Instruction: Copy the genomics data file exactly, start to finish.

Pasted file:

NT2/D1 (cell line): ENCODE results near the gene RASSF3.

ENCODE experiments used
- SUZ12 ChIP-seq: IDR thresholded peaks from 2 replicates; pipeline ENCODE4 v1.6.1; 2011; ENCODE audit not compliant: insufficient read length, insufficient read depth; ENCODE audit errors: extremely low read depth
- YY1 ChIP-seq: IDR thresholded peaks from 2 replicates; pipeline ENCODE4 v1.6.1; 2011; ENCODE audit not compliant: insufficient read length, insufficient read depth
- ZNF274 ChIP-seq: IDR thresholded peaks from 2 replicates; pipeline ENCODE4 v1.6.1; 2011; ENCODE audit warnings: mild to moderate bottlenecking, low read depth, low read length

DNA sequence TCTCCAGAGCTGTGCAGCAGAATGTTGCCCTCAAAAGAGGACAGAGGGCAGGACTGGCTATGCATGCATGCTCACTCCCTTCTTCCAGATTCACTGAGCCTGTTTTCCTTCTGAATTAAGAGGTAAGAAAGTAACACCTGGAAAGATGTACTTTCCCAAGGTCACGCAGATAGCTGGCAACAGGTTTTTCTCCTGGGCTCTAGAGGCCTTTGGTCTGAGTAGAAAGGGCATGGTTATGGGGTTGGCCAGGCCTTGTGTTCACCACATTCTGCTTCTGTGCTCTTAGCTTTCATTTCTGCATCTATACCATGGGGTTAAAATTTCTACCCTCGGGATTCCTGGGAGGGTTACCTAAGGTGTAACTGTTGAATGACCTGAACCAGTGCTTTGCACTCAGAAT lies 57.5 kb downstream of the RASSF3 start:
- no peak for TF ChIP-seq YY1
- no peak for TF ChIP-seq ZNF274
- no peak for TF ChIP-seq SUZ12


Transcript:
NT2/D1 (cell line): ENCODE results near the gene RASSF3.

ENCODE experiments used
- SUZ12 ChIP-seq: IDR thresholded peaks from 2 replicates; pipeline ENCODE4 v1.6.1; 2011; ENCODE audit not compliant: insufficient read length, insufficient read depth; ENCODE audit errors: extremely low read depth
- YY1 ChIP-seq: IDR thresholded peaks from 2 replicates; pipeline ENCODE4 v1.6.1; 2011; ENCODE audit not compliant: insufficient read length, insufficient read depth
- ZNF274 ChIP-seq: IDR thresholded peaks from 2 replicates; pipeline ENCODE4 v1.6.1; 2011; ENCODE audit warnings: mild to moderate bottlenecking, low read depth, low read length

DNA sequence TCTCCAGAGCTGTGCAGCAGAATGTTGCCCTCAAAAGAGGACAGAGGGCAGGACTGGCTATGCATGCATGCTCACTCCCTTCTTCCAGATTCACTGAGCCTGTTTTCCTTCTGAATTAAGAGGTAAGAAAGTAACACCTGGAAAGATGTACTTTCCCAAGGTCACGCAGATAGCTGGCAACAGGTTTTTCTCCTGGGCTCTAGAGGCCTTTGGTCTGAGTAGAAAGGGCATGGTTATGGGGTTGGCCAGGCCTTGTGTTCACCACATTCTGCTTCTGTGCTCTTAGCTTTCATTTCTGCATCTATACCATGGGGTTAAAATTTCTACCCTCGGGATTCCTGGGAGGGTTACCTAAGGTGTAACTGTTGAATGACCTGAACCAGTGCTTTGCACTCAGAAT lies 57.5 kb downstream of the RASSF3 start:
- no peak for TF ChIP-seq YY1
- no peak for TF ChIP-seq ZNF274
- no peak for TF ChIP-seq SUZ12